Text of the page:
Hi Shona,

It seems the wise and virtuous agree that case hunting is the thing to do. Would it help to make a dummy? Something that is as high as your violin plus chinrest (plus say half a centimetre for safety's sake) and to check if the case closes with that thing in place of the violin? Just a thought.

I have the 28 mm SAS chinrest, and it fits into my Nothing Special (can't find the make, and it's old, so it probably would be no use to know in any case) case without a problem.

Good luck,

Bart

December 21, 2009 at 04:30 PM ·

A cautionary tale about locking your case:

A friend of mine had her viola stolen last year.  It was later recovered, but had been completely destroyed.  She had locked the case, and the thieves had used a utility knife to break into it.  The table had been mercilessly stabbed and splintered. 

It's hard to believe it was even recovered.  She says now she almost wishes it hadn't. 

Eric

 

 

December 21, 2009 at 09:07 PM ·

Are wall hooks a bad idea? I didn't see an answer to the previous poster who mentioned them.

We just purchased them from Shar because of a very curious 3 yo who has been attacking her 6 yo brother's violin (figured out how to open case etc.). 

We've hung the violins up high and away from the window, in a corner of the room w/o any passing traffic. I hang mine in its satin cover. 

 

December 21, 2009 at 10:27 PM ·

That should work until your 3 year old learns to reach it with a broom, or learns how to move chairs around. ;-)

December 22, 2009 at 01:31 AM ·

Wall hooks are not a good idea here in Arizona, where the humidity is non-existent. Add to that two ruffian kids and a wild puppy who would only be too happy to pee on my really old violin like he did on my laptop; more than enough incentive to go through the hassle of keeping the violin tightly locked in a case AND case cover .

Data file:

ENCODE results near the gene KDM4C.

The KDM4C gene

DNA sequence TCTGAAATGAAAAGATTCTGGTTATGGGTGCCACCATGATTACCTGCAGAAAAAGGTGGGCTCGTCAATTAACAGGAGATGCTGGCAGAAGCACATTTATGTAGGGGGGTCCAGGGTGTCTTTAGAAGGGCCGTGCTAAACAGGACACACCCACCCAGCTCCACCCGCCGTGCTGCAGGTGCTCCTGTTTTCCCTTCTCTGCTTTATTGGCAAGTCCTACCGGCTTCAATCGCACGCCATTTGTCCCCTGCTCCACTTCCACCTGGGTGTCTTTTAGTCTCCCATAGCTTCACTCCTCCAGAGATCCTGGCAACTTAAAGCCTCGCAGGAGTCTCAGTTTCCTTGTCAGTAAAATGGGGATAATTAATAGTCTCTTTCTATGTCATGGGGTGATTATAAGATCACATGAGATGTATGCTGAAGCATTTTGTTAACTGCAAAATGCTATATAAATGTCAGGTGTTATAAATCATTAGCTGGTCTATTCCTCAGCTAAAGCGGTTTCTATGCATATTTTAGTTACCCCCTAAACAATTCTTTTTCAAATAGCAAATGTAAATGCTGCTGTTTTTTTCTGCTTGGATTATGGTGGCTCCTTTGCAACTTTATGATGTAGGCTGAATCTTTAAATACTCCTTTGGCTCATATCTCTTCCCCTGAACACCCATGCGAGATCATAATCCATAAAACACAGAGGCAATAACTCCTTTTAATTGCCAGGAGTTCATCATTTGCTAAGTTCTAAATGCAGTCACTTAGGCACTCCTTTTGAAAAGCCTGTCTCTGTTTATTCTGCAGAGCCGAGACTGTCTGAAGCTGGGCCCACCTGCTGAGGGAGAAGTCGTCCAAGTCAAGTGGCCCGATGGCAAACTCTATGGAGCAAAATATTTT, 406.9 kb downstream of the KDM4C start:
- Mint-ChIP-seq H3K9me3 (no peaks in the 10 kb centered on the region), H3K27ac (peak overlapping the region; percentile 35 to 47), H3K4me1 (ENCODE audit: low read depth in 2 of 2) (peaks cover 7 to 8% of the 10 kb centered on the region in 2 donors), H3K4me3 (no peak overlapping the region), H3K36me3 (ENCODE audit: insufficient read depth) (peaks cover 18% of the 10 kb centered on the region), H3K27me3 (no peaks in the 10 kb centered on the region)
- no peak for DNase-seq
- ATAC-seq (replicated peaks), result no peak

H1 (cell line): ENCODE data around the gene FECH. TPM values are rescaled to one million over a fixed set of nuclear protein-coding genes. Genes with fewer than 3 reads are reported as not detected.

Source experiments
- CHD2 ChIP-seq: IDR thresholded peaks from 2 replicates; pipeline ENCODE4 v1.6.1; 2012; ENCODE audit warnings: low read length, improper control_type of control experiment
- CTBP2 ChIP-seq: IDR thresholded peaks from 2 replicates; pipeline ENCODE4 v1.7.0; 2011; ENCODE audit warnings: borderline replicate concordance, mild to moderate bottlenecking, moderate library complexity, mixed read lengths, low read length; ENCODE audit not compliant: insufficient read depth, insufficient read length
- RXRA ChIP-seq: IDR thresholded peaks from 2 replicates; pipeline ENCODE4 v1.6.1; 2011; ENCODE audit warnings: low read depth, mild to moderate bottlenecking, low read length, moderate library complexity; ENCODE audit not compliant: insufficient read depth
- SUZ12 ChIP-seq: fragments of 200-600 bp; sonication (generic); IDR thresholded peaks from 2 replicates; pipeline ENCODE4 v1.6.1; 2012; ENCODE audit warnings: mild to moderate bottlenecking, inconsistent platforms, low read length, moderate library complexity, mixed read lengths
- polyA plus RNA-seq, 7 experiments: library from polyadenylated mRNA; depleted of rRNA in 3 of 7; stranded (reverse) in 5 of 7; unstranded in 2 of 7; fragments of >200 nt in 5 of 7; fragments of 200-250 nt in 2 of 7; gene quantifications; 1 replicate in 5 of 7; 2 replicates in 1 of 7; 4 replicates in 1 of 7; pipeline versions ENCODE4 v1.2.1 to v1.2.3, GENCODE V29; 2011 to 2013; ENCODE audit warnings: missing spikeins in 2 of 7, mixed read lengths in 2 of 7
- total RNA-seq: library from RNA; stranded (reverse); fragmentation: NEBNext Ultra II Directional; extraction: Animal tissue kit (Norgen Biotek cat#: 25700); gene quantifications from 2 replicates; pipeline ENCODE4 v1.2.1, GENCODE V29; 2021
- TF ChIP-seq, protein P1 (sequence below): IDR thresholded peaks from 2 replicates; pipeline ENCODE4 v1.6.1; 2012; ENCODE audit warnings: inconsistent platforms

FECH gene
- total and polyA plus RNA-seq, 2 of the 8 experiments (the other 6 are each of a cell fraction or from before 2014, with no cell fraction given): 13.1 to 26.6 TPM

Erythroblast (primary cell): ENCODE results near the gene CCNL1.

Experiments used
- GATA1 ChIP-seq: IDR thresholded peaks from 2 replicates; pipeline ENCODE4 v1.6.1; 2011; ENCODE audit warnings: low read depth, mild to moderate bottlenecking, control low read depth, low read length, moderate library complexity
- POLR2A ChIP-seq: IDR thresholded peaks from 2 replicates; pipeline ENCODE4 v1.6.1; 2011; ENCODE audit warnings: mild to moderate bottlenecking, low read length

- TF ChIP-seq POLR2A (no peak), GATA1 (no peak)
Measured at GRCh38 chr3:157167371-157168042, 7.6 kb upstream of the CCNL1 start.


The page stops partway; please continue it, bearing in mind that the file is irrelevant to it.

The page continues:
December 22, 2009 at 10:15 AM ·

Well, here's another perspective:

 

maybe some of you had experience like this I dont know.

 

I was actually been tried to be mugged by some people on a historical area of Budapest, with my violin on my back. The thing is, that they did not try to take any valuables from me, I've just given to them, but something else, I leave it to your imagination what.

 

So, I had to defend myself, and amazingly the violin did not snap, or break during the process. But, if not for as cheap and light case to hold my 1932 violin, it would've been probably otherwise.

 

Only, the bridge somehow wandered to the left side about 2cm from a concussion, and possible the soul also moved a bit. I have to take it to my luthier to check, but he's busy till wednesday. Strings were loosened, and the violin is safe now.

 

cool story, no? I was actually playing some improvisations, and a little bit of Bach on the square before it happened. 

December 22, 2009 at 10:17 AM ·

Just had to go to Prague with my family, to visit my brother, and drink enourmous quantities of dubious liquids to get back to life ;) 

December 22, 2009 at 10:19 AM ·

Just one more piece of information to give coherence to the story: the bridge is called a "leg" in hungarian......

 

anyway, I close the lid as often as possbile, but maybe not always..